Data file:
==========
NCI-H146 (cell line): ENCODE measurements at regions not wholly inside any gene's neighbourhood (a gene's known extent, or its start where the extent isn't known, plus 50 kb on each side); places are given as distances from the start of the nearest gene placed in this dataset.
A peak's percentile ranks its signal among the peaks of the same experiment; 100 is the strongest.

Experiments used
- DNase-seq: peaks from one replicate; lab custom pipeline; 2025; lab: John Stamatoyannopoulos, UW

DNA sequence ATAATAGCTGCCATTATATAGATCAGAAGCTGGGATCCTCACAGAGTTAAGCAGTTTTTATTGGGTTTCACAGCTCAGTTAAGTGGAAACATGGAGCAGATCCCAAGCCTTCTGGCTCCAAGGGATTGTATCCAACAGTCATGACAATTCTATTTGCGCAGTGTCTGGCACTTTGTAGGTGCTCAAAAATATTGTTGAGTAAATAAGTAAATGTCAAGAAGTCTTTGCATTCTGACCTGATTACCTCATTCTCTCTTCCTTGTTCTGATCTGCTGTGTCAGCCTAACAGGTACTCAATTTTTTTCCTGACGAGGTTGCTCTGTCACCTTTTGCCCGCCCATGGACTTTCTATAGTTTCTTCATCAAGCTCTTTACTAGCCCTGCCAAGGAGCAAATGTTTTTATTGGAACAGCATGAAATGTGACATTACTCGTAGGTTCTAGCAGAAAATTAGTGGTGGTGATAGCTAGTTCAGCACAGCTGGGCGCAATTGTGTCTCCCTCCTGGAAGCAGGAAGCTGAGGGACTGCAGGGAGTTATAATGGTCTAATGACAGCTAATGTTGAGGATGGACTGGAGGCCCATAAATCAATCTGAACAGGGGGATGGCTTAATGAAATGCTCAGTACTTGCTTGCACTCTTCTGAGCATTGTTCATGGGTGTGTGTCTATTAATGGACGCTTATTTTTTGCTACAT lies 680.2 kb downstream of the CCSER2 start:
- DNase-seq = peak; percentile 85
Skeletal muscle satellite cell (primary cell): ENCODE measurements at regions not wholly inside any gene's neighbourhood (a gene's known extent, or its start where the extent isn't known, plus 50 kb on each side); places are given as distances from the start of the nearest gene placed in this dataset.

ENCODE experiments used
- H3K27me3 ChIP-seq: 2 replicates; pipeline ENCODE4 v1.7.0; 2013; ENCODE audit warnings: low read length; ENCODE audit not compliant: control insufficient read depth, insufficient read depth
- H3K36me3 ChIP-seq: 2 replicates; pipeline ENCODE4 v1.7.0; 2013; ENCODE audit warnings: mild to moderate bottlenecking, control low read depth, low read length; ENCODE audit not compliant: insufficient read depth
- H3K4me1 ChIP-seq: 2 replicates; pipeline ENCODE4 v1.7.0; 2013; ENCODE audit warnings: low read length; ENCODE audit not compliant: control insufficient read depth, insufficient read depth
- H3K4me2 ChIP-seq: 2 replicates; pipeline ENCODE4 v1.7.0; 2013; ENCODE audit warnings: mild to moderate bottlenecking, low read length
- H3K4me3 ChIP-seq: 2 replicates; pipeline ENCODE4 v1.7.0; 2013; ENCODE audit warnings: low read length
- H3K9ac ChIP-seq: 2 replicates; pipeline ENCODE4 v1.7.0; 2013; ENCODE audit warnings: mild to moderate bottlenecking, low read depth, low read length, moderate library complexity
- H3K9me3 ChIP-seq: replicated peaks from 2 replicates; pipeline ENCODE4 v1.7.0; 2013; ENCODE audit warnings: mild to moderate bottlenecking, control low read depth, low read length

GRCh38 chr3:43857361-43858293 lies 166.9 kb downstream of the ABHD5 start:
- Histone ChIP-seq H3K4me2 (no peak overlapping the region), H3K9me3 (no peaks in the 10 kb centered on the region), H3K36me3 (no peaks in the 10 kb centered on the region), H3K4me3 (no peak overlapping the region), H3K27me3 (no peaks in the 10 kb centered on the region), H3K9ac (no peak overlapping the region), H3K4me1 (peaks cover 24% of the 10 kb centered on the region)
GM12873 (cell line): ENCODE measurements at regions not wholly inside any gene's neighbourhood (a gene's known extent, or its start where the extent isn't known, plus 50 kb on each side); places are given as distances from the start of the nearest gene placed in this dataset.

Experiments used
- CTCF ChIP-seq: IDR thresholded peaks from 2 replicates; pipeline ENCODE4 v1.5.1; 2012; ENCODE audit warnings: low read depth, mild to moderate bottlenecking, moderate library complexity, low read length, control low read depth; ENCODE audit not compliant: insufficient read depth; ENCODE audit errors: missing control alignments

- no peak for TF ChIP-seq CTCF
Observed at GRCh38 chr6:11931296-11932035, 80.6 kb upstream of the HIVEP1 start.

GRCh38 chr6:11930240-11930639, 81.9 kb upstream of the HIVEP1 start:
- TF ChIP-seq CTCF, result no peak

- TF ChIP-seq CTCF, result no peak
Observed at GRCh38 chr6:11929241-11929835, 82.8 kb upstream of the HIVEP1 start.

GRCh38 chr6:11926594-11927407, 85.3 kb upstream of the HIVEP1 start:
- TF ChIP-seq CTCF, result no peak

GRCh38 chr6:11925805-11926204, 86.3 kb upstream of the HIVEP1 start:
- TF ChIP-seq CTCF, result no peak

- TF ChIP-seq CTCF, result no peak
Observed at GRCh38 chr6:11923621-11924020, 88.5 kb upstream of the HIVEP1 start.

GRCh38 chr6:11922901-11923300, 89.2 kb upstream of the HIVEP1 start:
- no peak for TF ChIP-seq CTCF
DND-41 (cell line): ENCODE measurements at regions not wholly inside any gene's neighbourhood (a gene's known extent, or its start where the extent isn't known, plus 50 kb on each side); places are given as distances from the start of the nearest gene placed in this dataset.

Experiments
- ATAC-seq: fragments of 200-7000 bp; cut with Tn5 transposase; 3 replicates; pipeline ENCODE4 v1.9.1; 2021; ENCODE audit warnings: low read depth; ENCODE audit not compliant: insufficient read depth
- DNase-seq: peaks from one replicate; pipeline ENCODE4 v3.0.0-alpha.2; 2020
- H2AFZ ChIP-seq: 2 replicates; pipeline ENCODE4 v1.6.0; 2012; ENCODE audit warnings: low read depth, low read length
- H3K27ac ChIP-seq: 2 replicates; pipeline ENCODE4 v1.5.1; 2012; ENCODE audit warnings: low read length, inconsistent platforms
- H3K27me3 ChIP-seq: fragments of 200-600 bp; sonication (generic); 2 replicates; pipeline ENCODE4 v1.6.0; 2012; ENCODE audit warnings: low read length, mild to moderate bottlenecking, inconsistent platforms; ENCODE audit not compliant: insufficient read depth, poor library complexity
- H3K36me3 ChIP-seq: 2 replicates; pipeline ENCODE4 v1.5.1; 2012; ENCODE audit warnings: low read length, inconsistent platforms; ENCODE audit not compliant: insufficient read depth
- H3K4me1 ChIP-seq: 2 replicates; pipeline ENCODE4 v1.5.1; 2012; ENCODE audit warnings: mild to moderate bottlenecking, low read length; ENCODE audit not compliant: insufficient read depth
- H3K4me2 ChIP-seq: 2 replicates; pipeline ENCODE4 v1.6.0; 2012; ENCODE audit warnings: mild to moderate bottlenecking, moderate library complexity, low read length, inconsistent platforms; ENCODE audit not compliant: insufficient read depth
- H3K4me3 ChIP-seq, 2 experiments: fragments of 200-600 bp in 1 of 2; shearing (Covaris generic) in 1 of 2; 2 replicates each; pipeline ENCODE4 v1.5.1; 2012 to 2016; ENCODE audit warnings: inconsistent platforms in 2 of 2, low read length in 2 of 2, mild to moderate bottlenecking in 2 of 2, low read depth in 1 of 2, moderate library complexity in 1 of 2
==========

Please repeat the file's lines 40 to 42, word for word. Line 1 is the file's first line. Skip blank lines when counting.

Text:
- H3K27ac ChIP-seq: 2 replicates; pipeline ENCODE4 v1.5.1; 2012; ENCODE audit warnings: low read length, inconsistent platforms
- H3K27me3 ChIP-seq: fragments of 200-600 bp; sonication (generic); 2 replicates; pipeline ENCODE4 v1.6.0; 2012; ENCODE audit warnings: low read length, mild to moderate bottlenecking, inconsistent platforms; ENCODE audit not compliant: insufficient read depth, poor library complexity
- H3K36me3 ChIP-seq: 2 replicates; pipeline ENCODE4 v1.5.1; 2012; ENCODE audit warnings: low read length, inconsistent platforms; ENCODE audit not compliant: insufficient read depth